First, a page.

Shortly after, on July 3, she sent a second email to a group of more active members in the Milwaukee community, offered as a personal reflection: “I have been wondering what all of my time in Shambhala has been truly valuable to me, if the Sakyong is not the person I imagined him to be. Turns out—a lot. I feel that my experiences of my own and others’ basic goodness are undeniable. I know in my heart that the practices and teachings have benefitted me. I have tasted a sense of fundamental healthiness and wholeness that changed my life."  She also called upon the leadership of Shambhala to confront the truth: “If those in the highest leadership positions in Shambhala do not fully examine all aspects of what happened and how it happened, I feel that Shambhala will be severely damaged for at least a generation. In our cultural context, any attempt to gloss over events, explain them away, neatly put them in the past, or deny their impact will cause deep distrust among existing and potential community members."  Underscoring her sense of resolve, she noted: “This is an opportunity to clean up our past karma, make necessary changes, and demonstrate our principles.” She explained: “I do know that right now, I feel steadfast in my conviction in basic goodness and in the vision of enlightened society. …[N]o matter what, it will be a rocky journey. I hope the journey will be worthwhile." 
Three days later, on July 6, all nine members of the Kalapa Council, the international governing board of Shambhala, resigned under pressure. The same day, the Sakyong’s office announced he was “stepping back"  from teaching. In the wake of the report from Buddhist Project Sunshine, it became clear that the highest levels of governance were aware of the Sakyong’s misconduct—as well as misconduct by some Acharyas, Center Directors, and other leadership. Bizub noted, “It was incredible community chaos.” Before resigning, the Kalapa Council identified a “Transition Task Force” to identify a new board. They also hired an independent investigator, Wickwire Holm, to document the allegations and engaged the services of An Olive Branch, a Buddhist conflict resolution organization, to help promote justice and healing in the community.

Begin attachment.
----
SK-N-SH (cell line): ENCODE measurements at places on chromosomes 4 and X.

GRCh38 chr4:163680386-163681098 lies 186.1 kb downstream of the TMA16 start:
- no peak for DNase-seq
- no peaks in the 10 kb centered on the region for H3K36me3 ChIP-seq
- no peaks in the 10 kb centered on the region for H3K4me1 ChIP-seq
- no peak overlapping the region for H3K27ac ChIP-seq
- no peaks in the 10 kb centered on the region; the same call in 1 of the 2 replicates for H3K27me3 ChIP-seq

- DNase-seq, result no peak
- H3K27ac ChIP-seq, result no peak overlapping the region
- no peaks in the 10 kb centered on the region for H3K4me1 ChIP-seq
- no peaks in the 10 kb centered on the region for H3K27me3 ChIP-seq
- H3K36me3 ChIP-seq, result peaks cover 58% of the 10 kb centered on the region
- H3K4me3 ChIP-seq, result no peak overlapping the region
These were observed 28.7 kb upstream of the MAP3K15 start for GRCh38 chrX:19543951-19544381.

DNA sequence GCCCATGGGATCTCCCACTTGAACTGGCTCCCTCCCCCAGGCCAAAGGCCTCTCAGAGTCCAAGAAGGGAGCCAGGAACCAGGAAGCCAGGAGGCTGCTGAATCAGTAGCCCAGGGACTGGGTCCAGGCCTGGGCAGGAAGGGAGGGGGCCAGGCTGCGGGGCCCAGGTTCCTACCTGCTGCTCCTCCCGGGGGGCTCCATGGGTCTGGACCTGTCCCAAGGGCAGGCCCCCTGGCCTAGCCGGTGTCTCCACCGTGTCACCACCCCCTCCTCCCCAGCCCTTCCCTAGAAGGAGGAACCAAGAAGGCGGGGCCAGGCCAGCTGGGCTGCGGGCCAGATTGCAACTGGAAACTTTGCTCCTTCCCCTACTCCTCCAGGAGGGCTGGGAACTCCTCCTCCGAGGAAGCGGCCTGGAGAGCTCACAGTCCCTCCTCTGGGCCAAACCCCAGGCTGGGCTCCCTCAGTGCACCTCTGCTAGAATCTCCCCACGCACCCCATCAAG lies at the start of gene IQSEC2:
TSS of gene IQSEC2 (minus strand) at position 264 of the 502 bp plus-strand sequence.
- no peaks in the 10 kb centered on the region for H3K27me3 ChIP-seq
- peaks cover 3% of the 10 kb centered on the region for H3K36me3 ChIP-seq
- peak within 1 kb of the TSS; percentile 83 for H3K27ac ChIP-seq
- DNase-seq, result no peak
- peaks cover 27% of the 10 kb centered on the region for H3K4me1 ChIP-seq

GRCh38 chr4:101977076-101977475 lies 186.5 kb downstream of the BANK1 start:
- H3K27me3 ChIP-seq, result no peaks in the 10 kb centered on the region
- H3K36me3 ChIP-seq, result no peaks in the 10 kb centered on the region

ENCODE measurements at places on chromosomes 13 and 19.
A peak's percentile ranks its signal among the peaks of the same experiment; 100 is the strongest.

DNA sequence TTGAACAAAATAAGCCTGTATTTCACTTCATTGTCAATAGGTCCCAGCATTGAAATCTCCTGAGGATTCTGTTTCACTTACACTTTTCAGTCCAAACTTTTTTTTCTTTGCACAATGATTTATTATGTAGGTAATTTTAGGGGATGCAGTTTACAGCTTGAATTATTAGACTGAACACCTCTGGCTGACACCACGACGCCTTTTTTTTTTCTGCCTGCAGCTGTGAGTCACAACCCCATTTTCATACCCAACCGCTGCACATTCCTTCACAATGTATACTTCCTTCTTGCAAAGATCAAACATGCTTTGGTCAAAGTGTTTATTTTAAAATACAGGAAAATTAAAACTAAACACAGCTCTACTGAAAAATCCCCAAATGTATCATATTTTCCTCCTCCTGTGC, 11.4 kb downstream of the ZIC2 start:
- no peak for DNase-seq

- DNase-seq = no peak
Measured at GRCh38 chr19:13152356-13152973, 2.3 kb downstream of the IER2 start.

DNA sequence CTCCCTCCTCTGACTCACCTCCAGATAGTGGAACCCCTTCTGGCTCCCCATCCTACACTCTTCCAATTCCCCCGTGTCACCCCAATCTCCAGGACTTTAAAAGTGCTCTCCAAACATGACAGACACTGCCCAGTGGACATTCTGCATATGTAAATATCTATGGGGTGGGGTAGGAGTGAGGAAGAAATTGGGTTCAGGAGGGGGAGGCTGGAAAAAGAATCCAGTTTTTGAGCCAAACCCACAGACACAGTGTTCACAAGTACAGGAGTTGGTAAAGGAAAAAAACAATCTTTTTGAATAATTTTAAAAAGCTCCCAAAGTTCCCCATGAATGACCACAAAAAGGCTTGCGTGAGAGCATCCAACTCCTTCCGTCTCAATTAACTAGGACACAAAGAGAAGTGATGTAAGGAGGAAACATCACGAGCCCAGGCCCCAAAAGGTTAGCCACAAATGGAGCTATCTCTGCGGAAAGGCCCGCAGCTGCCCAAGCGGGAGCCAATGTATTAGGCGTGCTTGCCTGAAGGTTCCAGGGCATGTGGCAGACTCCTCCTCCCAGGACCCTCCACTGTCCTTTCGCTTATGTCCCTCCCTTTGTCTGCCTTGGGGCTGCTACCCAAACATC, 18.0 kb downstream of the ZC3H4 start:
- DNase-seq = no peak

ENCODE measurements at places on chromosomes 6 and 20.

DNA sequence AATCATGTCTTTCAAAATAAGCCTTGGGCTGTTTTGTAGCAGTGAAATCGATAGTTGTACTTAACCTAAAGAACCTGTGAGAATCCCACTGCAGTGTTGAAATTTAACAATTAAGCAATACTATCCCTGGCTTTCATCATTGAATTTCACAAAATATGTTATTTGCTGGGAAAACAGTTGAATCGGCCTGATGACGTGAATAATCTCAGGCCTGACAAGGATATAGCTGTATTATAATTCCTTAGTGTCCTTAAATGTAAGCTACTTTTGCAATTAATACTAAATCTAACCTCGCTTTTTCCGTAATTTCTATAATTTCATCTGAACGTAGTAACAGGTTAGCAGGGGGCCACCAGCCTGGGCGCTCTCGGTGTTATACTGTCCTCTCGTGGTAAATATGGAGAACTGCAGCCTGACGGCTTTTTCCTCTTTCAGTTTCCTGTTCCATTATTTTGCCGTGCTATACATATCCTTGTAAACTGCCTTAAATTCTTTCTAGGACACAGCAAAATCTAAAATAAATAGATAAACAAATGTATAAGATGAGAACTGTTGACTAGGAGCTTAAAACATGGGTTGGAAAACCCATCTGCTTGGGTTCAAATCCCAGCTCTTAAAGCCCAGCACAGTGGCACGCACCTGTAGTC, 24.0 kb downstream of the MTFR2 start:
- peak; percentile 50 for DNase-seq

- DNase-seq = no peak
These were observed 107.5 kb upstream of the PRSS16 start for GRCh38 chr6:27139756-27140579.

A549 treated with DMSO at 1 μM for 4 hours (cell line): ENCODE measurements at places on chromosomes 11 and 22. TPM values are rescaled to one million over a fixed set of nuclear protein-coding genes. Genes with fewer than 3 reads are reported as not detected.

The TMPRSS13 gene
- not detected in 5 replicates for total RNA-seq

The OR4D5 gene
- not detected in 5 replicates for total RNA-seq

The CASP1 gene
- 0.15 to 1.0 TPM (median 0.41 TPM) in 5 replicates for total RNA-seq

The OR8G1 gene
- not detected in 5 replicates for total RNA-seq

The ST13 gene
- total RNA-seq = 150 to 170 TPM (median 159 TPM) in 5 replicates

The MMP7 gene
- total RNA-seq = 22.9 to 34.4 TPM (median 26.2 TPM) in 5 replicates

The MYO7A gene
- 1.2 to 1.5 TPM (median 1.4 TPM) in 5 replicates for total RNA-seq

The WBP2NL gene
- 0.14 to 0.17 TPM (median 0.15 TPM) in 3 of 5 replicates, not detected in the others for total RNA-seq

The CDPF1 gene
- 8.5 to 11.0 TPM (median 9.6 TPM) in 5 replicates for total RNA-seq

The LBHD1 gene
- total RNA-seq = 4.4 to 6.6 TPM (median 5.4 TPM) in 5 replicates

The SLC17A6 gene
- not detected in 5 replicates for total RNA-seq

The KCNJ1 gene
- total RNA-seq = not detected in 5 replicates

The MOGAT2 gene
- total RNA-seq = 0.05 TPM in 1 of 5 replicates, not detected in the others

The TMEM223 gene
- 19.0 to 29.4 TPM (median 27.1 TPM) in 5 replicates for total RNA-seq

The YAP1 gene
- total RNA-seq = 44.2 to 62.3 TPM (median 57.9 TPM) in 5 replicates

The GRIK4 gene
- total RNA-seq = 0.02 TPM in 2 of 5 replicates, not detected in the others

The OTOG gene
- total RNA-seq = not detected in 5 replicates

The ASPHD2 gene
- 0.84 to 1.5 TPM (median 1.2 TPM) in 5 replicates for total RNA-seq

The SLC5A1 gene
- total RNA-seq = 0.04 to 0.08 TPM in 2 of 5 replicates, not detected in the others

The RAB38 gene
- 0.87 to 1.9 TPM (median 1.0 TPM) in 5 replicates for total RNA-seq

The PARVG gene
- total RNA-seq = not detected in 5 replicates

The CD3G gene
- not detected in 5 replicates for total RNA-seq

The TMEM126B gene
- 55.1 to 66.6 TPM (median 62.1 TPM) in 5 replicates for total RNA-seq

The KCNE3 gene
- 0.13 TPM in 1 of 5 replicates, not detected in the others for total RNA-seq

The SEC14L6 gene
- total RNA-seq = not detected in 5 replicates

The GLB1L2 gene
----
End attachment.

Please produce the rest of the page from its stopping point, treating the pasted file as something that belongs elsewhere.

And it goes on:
While many in the global Shambhala community were in shock over the loss of the leadership, Bizub thought: “It’s appropriate.” She reflected, “[W]ith the Kalapa Council, these are the people who have been enabling and covering up. They can’t fix the mess.” As for the Sakyong, she thought, he had much work to do: “In my opinion, he should take responsibility for his actions, not how someone ‘received’ them.” She felt there should be reparations to the survivors. The “misconduct” was like an open wound: “When you’re wounded, you don’t just go on with your day. You attend to your wound, because it’s hurt. … You take care of the hurting part.” She looked forward to more guidance from the Interim Board about the next steps, but felt encouraged. She thought: “OK. Now all of our training is going to come to bear. And we're going to deal with this.” At the same time, she wondered quietly to herself: “But what if we don't?”
1. Bizub must lead and support her local community in an emotionally charged, spiritually vulnerable context. What advice would you offer her?
2. What specific, actionable decisions does Jessica face? How does this change over the course of the case?
3. How does this case and "A Question of Membership" contribute to our understanding of the internal diversity, and unique challenges, of leadership in the American Buddhist community?